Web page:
Tesla, Inc. (NASDAQ: TSLA), the company that pioneered electric vehicle technology, has demonstrated exceptional resilience to challenging market conditions, proving the skeptics wrong. Importantly, the company is going through a transitional phase, in terms of scaling production and expanding geographically.
Shares of the Austin-headquartered EV giant are currently trading at nearly half its peak value of November 2021. They experienced high volatility so far this year and have maintained a downtrend. The good news is that TSLA seems to be on the threshold of a sharp rebound. If experts’ forecast is any indication, the stock will gain more than 50% before the end of 2023.
The market had closely followed Tesla’s stock in the third quarter when it completed a three-for-one stock split, though the process did not change anything about the business or the stock’s performance. Post-split, the stock has become more affordable but the valuation still looks high. However, Tesla is a good long-term investment opportunity that is worth trying.
The company’s adjusted earnings rose sharply to $1.05 per share in the third quarter and topped expectations, as they did in each of the trailing six quarters. Meanwhile, the top line missed the view, despite surging 56% to $21.45 billion amid broad-based growth. At 343,830 units, total vehicle deliveries were up 42% annually, while production climbed to 365,923 vehicles. Another factor that contributed to the sales growth is higher selling prices.
The sales miss can be linked to production delays caused by high raw material costs, unfavorable foreign exchange rates, and below-capacity output at the company’s new Gigafactories. These headwinds are temporary, which means the business is still on track to meet the management’s short-term targets, supported by aggressive expansion initiatives.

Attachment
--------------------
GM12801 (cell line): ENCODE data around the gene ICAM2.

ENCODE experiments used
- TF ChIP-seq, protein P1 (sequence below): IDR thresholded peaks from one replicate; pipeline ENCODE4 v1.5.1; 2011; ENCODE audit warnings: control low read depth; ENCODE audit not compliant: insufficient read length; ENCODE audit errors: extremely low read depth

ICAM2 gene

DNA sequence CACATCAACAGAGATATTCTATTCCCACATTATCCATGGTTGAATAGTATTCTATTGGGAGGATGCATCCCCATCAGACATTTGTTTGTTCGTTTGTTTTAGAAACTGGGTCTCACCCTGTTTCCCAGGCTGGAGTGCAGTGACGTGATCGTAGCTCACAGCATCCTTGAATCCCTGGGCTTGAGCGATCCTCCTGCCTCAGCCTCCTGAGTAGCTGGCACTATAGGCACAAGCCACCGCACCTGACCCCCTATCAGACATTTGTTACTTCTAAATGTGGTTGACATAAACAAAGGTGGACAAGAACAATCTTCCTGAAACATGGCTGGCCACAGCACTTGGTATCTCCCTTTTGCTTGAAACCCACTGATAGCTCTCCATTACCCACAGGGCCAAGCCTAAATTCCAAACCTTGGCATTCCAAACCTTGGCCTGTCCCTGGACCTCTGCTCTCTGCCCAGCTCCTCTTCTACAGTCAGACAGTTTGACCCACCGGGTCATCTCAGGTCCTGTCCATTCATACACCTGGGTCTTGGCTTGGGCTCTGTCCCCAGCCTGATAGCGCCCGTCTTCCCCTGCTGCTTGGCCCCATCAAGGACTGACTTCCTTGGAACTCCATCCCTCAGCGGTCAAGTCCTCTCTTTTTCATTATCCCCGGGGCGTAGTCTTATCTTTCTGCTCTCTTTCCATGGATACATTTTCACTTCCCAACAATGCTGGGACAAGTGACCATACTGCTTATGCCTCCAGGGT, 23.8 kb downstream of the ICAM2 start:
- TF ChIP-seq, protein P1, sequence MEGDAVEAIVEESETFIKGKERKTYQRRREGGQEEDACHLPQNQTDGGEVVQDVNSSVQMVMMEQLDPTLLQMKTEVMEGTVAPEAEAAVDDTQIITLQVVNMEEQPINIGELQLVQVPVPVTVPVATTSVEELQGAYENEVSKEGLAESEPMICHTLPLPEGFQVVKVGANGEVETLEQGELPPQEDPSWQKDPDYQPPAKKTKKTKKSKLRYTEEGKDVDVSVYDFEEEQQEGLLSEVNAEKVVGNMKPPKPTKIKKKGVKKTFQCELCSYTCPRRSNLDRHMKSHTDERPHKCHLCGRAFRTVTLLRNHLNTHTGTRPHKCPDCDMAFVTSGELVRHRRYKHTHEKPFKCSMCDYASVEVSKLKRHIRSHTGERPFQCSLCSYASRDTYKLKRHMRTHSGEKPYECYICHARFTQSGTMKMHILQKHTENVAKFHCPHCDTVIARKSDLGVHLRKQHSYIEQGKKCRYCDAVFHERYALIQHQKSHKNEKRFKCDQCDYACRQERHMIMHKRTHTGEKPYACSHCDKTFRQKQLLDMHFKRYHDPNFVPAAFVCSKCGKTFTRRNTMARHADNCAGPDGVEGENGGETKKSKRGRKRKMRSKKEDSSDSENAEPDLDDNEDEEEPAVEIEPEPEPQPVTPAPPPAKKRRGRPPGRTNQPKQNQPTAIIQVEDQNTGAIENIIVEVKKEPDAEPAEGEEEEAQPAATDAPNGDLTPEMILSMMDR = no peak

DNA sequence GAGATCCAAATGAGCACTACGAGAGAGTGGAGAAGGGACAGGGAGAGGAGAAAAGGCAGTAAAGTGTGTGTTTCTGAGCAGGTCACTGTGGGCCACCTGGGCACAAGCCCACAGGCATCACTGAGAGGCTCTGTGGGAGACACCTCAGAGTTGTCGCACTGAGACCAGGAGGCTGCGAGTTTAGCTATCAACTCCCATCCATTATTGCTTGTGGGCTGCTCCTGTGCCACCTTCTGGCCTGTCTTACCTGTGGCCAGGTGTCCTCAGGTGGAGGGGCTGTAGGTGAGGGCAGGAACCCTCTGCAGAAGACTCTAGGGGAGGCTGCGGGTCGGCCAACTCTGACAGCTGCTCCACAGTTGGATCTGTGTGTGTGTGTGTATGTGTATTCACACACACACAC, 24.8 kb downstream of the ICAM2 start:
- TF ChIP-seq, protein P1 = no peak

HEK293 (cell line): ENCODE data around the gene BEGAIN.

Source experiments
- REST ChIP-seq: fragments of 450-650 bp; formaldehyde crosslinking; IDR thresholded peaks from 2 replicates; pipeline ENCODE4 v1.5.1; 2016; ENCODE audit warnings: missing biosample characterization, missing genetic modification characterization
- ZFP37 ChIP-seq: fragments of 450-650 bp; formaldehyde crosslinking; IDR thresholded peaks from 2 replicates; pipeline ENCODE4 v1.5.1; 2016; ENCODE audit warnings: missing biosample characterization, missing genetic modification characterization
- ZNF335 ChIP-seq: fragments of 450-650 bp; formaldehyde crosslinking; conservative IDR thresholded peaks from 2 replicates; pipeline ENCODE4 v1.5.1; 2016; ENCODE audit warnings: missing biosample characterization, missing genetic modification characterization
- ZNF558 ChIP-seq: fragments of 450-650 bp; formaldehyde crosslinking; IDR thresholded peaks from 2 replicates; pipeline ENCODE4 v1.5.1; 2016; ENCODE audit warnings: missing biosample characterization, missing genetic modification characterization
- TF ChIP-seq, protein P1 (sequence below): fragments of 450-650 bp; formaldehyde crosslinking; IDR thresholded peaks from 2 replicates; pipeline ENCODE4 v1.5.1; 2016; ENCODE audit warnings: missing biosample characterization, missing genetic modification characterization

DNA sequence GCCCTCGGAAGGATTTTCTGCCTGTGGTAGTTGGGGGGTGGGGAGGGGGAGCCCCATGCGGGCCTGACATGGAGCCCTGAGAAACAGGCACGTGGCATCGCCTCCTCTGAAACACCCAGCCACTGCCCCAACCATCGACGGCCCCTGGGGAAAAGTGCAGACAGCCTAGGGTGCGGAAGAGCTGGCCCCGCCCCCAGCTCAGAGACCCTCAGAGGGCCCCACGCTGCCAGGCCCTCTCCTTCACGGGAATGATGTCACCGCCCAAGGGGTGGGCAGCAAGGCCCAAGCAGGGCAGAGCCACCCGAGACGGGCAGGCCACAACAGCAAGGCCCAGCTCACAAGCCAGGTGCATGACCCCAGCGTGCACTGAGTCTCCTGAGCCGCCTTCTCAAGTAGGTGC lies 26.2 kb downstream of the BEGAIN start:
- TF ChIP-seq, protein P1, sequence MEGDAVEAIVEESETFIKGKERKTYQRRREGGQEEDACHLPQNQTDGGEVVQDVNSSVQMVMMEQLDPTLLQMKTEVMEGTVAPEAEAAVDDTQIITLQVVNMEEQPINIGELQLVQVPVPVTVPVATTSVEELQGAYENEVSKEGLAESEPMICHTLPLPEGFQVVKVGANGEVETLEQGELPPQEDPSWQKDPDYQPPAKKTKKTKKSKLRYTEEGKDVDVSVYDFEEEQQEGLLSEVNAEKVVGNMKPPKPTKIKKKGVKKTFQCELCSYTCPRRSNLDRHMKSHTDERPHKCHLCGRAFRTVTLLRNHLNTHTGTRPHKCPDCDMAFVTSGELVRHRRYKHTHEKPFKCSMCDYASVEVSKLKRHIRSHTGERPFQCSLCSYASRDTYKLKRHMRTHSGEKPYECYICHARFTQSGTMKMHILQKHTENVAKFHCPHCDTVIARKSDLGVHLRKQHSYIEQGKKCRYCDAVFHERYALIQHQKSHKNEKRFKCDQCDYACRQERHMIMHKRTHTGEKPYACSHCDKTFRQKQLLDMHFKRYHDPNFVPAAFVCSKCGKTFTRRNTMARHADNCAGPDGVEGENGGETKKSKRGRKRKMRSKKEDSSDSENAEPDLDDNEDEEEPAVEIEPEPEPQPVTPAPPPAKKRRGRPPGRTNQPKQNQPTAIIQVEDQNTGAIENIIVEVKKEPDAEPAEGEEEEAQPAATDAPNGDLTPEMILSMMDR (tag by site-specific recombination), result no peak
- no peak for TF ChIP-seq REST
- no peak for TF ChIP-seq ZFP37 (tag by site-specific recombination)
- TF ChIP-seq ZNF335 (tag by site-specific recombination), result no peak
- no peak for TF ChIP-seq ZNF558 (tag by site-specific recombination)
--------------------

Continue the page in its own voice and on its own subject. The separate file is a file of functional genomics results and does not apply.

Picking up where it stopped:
The fast-paced adoption of electric vehicles across markets and favorable government policies bode well for Tesla. The management is optimistic about the demand for the company’s products and expects to achieve 50% of its annual production growth target this year. But inflationary pressures and the Fed’s hawkish monetary policy, combined with lingering supply chain issues, might restrict Tesla from staying consistently on the fast track.
From Tesla’s Q3 2022 earnings call:
“On the delivery side, we do expect to be just under 50% growth due to an increase in the cars in transit at the end of the year, as noted, just above. This means that, again, you should expect a gap between production and deliveries in Q4, and those cars in transit will be delivered shortly to their customers upon arrival at their destination in Q1. Boston and Berlin ramp costs will continue to weigh on margins, although we expect the impact to be less than what we saw in Q3.”
Of late, the performance of Tesla’s services segment has been very encouraging – thanks to higher sales of used cars/part sales and a sharp increase in paid use of superchargers. The trend is expected to accelerate going forward, and the services division would emerge as a dependable revenue stream.
The third-quarter revenue miss didn’t go well with investors, and the stock suffered one of the biggest one-day falls this week. TSLA traded sharply lower on Thursday afternoon, after paring a part of the post-earnings losses.
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